As a teenager he became a tough guy, a hot head who would beat up anyone who looked at him sideways, but he was ever our defender because he would beat up anyone who looked at YOU sideways too. Most fights were in defense of his family and his friends. A juvenile sense of loyalty that would get him into more trouble than it was worth, but it was always worth it to him because we were everything to him. Not many people keep in touch with every single one of their childhood and high school friends, but I know when I look out over the crowd gathered, I will see each one of their faces.  The loyalty between these friends grew into a grounding force in Joe’s life. A beautiful legacy of love and friendship and another testament to Joe’s character. At this stage in Joe’s life, he started to walk down a dark path. He called this the “in between” part of his life filled with “bumps and hills.” His joy dimmed and he lost much of the hope that drove him headfirst into everything he did. He does not want us to focus on this part of his life, but there can be no triumph without trial and Joe was nothing if not an overcomer. He overcame every obstacle and trial in his life… from fighting through dyslexia in a struggle to graduate to then flying through his financial licensing exams, to conquering the addictions that were destroying his body and soul. He had no peace at this time, but one thing my brother had was his faith. He described his faith during these times as a small steel rod that held him together from head to foot. No matter how thin that rod was, it was metal and unbreakable and the only thing that kept him standing.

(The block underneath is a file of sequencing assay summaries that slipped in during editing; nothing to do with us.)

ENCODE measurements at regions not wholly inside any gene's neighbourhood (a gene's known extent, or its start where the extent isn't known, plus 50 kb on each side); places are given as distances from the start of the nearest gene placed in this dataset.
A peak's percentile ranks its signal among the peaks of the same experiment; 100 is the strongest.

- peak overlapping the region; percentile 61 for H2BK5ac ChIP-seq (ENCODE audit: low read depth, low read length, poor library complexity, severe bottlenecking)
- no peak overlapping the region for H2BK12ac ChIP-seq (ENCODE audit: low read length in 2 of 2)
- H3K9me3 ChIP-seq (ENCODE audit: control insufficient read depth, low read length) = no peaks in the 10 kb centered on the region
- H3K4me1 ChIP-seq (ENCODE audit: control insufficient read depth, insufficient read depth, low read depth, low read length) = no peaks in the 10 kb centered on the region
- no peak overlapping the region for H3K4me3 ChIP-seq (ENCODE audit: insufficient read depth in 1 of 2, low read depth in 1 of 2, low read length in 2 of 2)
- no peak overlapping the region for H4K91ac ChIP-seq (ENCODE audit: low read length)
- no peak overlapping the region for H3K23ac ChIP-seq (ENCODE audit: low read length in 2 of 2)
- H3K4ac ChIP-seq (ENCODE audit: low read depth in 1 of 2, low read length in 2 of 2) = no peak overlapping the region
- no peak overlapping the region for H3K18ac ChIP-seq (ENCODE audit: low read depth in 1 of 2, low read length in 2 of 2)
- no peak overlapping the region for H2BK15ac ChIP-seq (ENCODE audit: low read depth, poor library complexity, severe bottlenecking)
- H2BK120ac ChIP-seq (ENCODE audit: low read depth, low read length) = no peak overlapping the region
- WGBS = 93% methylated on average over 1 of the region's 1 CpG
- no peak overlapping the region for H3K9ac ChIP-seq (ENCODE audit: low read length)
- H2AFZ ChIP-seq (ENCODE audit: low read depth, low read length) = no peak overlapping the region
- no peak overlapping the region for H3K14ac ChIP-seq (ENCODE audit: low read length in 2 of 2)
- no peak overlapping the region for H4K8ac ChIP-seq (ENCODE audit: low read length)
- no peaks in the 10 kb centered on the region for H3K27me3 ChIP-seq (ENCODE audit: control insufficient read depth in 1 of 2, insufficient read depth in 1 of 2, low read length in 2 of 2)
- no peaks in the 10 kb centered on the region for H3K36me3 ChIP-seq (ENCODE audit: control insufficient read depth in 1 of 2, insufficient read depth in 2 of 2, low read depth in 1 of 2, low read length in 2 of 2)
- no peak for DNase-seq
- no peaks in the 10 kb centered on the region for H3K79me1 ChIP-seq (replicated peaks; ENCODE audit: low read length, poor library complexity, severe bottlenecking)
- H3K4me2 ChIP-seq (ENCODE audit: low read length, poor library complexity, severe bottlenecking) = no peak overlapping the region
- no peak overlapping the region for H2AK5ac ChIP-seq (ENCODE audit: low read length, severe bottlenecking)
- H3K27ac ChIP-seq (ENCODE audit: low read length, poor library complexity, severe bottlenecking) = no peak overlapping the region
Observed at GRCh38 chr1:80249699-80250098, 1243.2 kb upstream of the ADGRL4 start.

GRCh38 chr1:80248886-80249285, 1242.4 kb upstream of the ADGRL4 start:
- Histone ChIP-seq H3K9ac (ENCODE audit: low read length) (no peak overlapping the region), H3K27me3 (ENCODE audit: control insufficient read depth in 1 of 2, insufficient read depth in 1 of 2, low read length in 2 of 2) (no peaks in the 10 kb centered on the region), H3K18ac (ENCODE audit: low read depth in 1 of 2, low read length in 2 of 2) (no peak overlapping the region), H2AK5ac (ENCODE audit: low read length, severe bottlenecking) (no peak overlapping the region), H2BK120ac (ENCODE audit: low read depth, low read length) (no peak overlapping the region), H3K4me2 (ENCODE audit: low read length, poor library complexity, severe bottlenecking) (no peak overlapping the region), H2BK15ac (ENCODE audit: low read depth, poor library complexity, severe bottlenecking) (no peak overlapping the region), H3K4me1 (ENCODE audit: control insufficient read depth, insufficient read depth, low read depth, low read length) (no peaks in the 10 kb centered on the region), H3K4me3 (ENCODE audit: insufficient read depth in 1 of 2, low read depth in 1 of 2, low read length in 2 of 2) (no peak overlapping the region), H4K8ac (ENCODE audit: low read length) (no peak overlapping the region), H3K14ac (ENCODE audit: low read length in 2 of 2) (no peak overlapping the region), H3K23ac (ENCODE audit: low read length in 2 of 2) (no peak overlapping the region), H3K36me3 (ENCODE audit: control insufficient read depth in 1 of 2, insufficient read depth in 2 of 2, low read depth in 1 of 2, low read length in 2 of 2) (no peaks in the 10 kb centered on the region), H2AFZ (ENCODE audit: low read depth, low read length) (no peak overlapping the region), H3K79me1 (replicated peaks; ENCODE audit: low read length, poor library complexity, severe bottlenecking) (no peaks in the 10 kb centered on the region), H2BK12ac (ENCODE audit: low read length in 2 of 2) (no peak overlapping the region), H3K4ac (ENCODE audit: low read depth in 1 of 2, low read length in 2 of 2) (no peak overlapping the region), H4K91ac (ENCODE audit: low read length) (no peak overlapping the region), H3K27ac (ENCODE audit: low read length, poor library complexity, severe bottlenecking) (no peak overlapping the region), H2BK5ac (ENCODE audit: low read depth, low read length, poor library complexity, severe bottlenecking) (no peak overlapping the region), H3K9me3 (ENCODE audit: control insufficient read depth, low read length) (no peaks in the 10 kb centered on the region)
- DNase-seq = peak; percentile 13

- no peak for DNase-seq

The recurrent theme and imagery of Joe’s life was that of a sailboat with the wind in its sails. He likened that wind to the Holy Spirit… We cannot see God, but we can feel His presence and know that His invisible hand guides our way. Whether through calm lakes or the treacherous sea, we can trust that God is with us and in complete control. Joe knew that God had a plan and purpose for his life, and he hoped that God would use his struggles to witness to others. Joe was more than a conqueror because of his faith in Christ Jesus his Lord and Savior. He trusted Him even into his death… like Job he said, “though He slay me, yet will I trust in Him.”  And he did so gratefully and with true thankfulness in his heart because he knew that his death would be yet another victory in the name of Jesus… the final victory over his life. He knows that God will use his story to save and bless others. That was Joe’s final prayer, the prayer he prayed over his parents, his brother, his sisters, his cousins, his aunts and uncles, his friends, his coworkers, his clients, his AA group, his men’s groups, and all he came into contact with, but most of all, he prayed this over his nieces and nephews who he loved beyond measure. He wants you all to know that he is at peace, that he is happy, and he is thankful because he knows that God will use his life and testament to save so many of you reading this today. He would humbly say “if God can save a dirtbag like me, He can definitely save you..”